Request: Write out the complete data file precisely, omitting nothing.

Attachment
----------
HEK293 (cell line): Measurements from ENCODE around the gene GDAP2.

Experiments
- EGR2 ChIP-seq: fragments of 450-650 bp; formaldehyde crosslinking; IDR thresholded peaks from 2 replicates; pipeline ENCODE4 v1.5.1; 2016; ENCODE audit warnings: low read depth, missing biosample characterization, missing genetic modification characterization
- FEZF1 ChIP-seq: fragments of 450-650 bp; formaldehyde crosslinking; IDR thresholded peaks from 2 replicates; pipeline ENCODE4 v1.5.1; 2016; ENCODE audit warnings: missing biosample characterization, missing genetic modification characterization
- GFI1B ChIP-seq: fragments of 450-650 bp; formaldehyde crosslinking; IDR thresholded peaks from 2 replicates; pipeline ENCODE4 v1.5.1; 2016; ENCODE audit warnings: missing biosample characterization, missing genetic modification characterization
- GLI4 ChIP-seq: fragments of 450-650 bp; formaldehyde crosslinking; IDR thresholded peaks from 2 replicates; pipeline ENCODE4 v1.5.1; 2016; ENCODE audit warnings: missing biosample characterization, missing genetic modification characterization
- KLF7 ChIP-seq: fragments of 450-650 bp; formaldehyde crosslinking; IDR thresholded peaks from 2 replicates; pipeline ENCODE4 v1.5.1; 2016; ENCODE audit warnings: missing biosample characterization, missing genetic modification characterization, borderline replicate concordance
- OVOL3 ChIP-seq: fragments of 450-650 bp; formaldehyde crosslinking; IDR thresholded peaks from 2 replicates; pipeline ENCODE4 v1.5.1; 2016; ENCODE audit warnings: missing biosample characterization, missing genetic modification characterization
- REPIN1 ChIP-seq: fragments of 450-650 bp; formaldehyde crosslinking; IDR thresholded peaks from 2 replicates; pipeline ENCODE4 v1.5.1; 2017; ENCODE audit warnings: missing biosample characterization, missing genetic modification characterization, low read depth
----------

HEK293 (cell line): Measurements from ENCODE around the gene GDAP2.

Experiments
- EGR2 ChIP-seq: fragments of 450-650 bp; formaldehyde crosslinking; IDR thresholded peaks from 2 replicates; pipeline ENCODE4 v1.5.1; 2016; ENCODE audit warnings: low read depth, missing biosample characterization, missing genetic modification characterization
- FEZF1 ChIP-seq: fragments of 450-650 bp; formaldehyde crosslinking; IDR thresholded peaks from 2 replicates; pipeline ENCODE4 v1.5.1; 2016; ENCODE audit warnings: missing biosample characterization, missing genetic modification characterization
- GFI1B ChIP-seq: fragments of 450-650 bp; formaldehyde crosslinking; IDR thresholded peaks from 2 replicates; pipeline ENCODE4 v1.5.1; 2016; ENCODE audit warnings: missing biosample characterization, missing genetic modification characterization
- GLI4 ChIP-seq: fragments of 450-650 bp; formaldehyde crosslinking; IDR thresholded peaks from 2 replicates; pipeline ENCODE4 v1.5.1; 2016; ENCODE audit warnings: missing biosample characterization, missing genetic modification characterization
- KLF7 ChIP-seq: fragments of 450-650 bp; formaldehyde crosslinking; IDR thresholded peaks from 2 replicates; pipeline ENCODE4 v1.5.1; 2016; ENCODE audit warnings: missing biosample characterization, missing genetic modification characterization, borderline replicate concordance
- OVOL3 ChIP-seq: fragments of 450-650 bp; formaldehyde crosslinking; IDR thresholded peaks from 2 replicates; pipeline ENCODE4 v1.5.1; 2016; ENCODE audit warnings: missing biosample characterization, missing genetic modification characterization
- REPIN1 ChIP-seq: fragments of 450-650 bp; formaldehyde crosslinking; IDR thresholded peaks from 2 replicates; pipeline ENCODE4 v1.5.1; 2017; ENCODE audit warnings: missing biosample characterization, missing genetic modification characterization, low read depth